One of the youngest Freedom Riders reflects on the fight for justice
JACKSON, Miss. (WLBT) - WLBT is celebrating black history month.
We hear from Hezekiah Watkins, Mississippi’s youngest Freedom Rider. He has spent his life fighting for justice and equality for all.
“Every jail I was in, every beating I have gotten, every lick that I got upside the head on the back or wherever was worth it.”
Sitting across from me is history. Hezekiah Watkins was 13-years-old when he was arrested along with the other Mississippi Freedom Riders. Watkins admits he is still haunted by the days he spent at the Parchman Penitentiary during a time of Jim Crow laws and racism was a way of life in the Deep South.
“It was a nightmare, and it still becomes a nightmare after 60 years. Sometimes I get choked up. Sometimes I don’t.”
But before we get into his story, let me take you back to the Time of Freedom Riders in the 1960′s. The Freedom Riders were both black and whites who volunteered and took bus trips from DC to the Deep South to test a Supreme Court Decision that declared segregation of interstate transportation facilities, including bus terminals, unconstitutional. They also brought attention to the lack of enforcement of the laws and worked to fight against segregation, but they were met with violence.
“I know they were out there and got beaten and spat on then housed down with fire hoses. I had a close friend that was like me that was very interested in what was happening, so we find out the Freedom Riders were going to be in Jackson, and we made sure we wanted to go and see them.”
A curious 13-year-old Watkins says he and his friend rode their bikes to the local Greyhound Bus Station.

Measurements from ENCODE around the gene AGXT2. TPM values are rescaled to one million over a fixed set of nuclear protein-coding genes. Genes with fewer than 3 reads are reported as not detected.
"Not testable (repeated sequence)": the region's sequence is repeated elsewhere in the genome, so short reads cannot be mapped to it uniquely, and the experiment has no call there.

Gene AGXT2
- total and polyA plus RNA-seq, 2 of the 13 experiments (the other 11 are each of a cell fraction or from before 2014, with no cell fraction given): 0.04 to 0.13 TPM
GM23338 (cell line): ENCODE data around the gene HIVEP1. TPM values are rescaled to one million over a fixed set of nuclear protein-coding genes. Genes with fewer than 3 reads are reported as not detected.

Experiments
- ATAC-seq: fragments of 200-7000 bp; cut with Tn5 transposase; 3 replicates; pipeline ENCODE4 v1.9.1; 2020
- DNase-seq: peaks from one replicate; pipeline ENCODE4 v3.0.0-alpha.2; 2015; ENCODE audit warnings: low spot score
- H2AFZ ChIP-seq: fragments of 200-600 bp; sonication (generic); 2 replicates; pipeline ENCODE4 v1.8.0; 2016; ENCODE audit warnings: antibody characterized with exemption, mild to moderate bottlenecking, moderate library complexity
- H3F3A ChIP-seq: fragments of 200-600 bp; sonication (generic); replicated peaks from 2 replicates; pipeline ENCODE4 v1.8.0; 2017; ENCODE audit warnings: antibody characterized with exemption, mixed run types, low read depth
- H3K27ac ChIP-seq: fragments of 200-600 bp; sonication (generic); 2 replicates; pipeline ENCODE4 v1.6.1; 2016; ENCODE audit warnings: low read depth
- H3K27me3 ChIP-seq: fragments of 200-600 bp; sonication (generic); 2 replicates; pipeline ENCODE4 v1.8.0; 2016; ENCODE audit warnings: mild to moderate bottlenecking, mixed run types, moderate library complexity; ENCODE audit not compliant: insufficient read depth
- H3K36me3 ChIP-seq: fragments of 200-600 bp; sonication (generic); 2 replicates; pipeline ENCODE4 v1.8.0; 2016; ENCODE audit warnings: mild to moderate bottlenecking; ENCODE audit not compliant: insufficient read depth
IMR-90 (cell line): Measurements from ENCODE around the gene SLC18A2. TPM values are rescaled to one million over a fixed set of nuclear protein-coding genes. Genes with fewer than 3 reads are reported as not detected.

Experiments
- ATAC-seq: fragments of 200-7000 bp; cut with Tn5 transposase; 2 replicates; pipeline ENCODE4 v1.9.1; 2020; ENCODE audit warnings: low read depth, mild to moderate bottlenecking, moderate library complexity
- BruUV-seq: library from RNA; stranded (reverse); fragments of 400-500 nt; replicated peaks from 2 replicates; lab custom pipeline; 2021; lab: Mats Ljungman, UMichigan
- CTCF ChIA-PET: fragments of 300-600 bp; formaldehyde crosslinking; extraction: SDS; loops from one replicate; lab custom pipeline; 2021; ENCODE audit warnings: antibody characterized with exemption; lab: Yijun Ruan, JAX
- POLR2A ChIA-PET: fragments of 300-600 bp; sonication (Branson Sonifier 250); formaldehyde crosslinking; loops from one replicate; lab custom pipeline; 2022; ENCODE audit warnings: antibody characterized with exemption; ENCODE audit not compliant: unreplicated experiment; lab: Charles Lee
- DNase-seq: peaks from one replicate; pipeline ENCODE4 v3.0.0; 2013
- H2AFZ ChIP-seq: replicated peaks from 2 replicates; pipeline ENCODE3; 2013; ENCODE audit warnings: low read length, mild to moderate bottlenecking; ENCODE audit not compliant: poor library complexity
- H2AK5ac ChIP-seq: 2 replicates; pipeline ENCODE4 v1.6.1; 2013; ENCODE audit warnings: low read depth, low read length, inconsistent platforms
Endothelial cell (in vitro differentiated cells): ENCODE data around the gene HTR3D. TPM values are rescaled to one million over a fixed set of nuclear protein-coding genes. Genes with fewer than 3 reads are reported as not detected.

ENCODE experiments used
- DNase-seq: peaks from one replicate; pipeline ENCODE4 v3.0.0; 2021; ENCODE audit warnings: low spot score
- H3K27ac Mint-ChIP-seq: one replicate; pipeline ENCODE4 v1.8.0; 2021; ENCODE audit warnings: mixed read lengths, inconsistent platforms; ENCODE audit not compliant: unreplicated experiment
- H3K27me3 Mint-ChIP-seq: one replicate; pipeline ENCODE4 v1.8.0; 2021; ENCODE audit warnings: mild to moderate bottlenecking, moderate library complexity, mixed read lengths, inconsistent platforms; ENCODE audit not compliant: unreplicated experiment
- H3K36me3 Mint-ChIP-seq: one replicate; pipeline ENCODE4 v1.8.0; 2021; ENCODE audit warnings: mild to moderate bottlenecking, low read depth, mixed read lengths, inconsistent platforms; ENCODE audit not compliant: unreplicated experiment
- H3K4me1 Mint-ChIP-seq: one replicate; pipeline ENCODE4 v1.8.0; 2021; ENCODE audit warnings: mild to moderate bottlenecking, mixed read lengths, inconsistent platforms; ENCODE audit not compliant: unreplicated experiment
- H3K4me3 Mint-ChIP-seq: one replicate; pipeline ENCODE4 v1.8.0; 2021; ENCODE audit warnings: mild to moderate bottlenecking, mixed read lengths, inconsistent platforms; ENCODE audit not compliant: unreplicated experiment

As they approached the door, Watkins recalls his friend- as a joke- pushing him inside the building. He says that’s when the problems started.
" Here I am in the Greyhound Bus Station that read “whites only,” and I was trying to get a view of what’s so fancy about the bus station that reads “whites only”. There was nothing different, so I chose to turn to walkout, and someone hit me on my shoulder, and it was a police officer.”
After a being questioned by police about his name and birthplace, Watkins- who was born in Milwaukee, Wisconsin- told police that information, they then put him and handcuffs.
“When I said Milwaukee, Wisconsin, they automatically assumed that I was a Freedom Rider. They loaded me up in the patty wagon and I was taking to Parchman. Not only was I taken to Parchman Prison, but I was also put on death row. I was in the cell with two other inmates who are there for murder, who have been tried found guilty, and sentenced to death. They were asking me Youngblood what are you doing here? I said I don’t know.”
The 13-year-old says terrified and confused. He admits his time there was a nightmare.
“I don’t think a word has been created to explain to you what happened. I was missed used and abused, and I’ll just put it to you like that and you can take any way you would like.”
After five long days in prison, the 13-year-old was released and sent to they’ve city of Jackson’s Jail.
And his mom was called to come pick him up, but this wouldn’t be the last time he would end up behind bars. Watkins became heavily entrenched in the civil rights movement: protesting, marching, boycotting, and demanding change in Mississippi.
In fact, he was arrested more than 100 times even going to jail with the late John Lewis.
“I was also arrested with Dr. King, I was arrested with Medgar Evers and all of the great Freedom Riders.”
Decades later, the 72-years-old has taken on a new job, but with a familiar theme.
He works as The Mississippi Civil Rights Museum, meeting and greeting and sharing his story with locals and visitors.
His mugshot is now on the wall at the museum. It sits with others whose lives are a testimony of the Civil rights struggle
“Most of the civil rights workers have gone home, but there are still a few of us who are carrying on what we started 60 years ago.”
And his message to the next generation.
“Keep moving keep doing something positive in your community and in your school and in yourself, just do something that is meaningful, and it can happen. Do not take your eyes on the prize. once the eyes leave the prize that’s it. "
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